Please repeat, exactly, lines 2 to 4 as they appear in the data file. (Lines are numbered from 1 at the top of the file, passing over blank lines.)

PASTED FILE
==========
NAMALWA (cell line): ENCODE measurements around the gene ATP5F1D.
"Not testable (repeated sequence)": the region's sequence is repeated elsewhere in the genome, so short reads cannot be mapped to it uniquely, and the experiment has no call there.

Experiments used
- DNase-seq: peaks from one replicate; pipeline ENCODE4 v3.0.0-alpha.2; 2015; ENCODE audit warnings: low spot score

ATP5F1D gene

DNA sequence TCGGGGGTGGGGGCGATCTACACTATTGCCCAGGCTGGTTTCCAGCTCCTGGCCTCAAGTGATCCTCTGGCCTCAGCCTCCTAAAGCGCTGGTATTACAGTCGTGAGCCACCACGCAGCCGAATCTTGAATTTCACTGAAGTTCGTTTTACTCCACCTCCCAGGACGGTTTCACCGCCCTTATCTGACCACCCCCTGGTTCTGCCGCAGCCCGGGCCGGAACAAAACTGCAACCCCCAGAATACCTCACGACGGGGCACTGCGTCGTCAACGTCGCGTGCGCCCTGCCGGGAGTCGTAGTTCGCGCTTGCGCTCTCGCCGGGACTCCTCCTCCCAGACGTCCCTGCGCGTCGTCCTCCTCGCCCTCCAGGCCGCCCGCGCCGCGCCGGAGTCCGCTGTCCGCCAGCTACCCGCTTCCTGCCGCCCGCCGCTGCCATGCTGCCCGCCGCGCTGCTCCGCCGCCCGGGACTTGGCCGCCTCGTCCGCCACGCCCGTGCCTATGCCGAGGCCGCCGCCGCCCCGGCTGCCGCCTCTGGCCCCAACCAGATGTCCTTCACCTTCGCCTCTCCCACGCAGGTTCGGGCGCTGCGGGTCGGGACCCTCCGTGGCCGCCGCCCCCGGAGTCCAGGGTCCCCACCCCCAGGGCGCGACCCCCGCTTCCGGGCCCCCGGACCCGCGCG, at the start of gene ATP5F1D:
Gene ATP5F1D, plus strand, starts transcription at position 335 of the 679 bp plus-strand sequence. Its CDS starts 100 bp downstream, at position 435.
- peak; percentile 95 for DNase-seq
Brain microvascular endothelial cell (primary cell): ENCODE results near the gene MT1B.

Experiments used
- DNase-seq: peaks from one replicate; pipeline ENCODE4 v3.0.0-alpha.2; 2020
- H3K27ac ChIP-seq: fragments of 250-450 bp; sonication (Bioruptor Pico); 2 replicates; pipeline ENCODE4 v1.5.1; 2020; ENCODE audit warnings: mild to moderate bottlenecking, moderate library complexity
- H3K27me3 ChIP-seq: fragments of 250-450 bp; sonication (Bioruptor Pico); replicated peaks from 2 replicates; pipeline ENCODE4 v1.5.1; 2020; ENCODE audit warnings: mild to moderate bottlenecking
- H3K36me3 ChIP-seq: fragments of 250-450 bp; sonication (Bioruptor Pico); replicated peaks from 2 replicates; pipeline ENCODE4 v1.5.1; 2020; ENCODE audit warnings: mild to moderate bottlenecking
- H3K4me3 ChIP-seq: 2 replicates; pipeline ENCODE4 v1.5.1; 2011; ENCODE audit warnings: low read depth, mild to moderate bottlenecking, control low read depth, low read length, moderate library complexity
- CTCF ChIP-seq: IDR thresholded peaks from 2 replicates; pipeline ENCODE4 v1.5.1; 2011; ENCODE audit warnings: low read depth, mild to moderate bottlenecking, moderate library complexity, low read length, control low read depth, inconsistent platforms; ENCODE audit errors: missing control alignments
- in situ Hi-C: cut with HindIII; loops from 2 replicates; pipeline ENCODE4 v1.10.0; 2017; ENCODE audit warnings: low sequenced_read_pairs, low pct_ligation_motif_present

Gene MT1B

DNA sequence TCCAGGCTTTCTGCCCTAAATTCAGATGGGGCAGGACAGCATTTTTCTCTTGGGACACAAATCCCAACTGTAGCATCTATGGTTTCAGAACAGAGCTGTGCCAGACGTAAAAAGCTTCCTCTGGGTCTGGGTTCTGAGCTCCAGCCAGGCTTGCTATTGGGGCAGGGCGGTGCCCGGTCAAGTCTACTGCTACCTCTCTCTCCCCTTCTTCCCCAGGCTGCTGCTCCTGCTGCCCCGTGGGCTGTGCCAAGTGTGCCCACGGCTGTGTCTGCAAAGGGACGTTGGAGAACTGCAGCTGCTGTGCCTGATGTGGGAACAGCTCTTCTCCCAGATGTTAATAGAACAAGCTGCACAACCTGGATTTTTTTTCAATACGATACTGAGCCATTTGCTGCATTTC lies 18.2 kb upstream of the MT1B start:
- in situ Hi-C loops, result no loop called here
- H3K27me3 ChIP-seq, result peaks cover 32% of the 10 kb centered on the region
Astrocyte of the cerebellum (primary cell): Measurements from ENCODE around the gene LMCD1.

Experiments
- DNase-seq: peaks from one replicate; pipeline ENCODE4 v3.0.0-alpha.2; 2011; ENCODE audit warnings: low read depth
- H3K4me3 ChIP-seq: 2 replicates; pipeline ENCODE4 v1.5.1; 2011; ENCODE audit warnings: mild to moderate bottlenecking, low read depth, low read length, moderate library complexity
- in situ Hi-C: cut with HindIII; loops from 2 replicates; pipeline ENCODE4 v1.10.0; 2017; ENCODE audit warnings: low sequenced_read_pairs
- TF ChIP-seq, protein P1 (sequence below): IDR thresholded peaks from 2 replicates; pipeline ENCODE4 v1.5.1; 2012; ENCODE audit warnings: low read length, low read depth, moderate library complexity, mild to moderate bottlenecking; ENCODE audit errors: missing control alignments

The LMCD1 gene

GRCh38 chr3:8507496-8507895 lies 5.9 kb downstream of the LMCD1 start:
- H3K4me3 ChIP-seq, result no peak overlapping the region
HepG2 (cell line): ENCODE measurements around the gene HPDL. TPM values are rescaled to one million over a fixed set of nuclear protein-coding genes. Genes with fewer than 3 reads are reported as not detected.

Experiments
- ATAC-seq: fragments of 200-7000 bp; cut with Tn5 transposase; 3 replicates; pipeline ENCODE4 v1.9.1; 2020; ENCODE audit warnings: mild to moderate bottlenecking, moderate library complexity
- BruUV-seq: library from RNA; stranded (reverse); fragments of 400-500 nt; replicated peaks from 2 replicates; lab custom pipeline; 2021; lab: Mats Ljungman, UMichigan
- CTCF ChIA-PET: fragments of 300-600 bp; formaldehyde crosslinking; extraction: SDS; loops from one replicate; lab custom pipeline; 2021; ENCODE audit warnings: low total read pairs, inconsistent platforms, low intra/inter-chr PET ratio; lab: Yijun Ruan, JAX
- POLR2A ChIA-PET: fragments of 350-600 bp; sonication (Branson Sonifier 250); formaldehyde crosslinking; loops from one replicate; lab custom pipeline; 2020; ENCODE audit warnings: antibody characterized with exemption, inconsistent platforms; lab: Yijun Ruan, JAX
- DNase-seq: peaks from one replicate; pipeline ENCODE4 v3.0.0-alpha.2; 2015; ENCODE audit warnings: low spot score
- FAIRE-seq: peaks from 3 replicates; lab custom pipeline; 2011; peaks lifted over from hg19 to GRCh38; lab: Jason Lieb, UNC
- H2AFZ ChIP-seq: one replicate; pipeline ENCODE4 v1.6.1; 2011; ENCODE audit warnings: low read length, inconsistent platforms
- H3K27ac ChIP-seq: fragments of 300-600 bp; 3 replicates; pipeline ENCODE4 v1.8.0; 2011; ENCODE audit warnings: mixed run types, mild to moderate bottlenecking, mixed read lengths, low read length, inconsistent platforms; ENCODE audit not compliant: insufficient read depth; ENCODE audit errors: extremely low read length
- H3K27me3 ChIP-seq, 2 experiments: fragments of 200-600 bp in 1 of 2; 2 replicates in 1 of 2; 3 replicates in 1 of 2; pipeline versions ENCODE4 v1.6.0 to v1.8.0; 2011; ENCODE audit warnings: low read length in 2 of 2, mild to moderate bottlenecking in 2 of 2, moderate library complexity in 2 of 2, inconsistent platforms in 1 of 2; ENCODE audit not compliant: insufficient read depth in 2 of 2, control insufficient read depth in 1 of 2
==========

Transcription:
"Not testable (repeated sequence)": the region's sequence is repeated elsewhere in the genome, so short reads cannot be mapped to it uniquely, and the experiment has no call there.

Experiments used
- DNase-seq: peaks from one replicate; pipeline ENCODE4 v3.0.0-alpha.2; 2015; ENCODE audit warnings: low spot score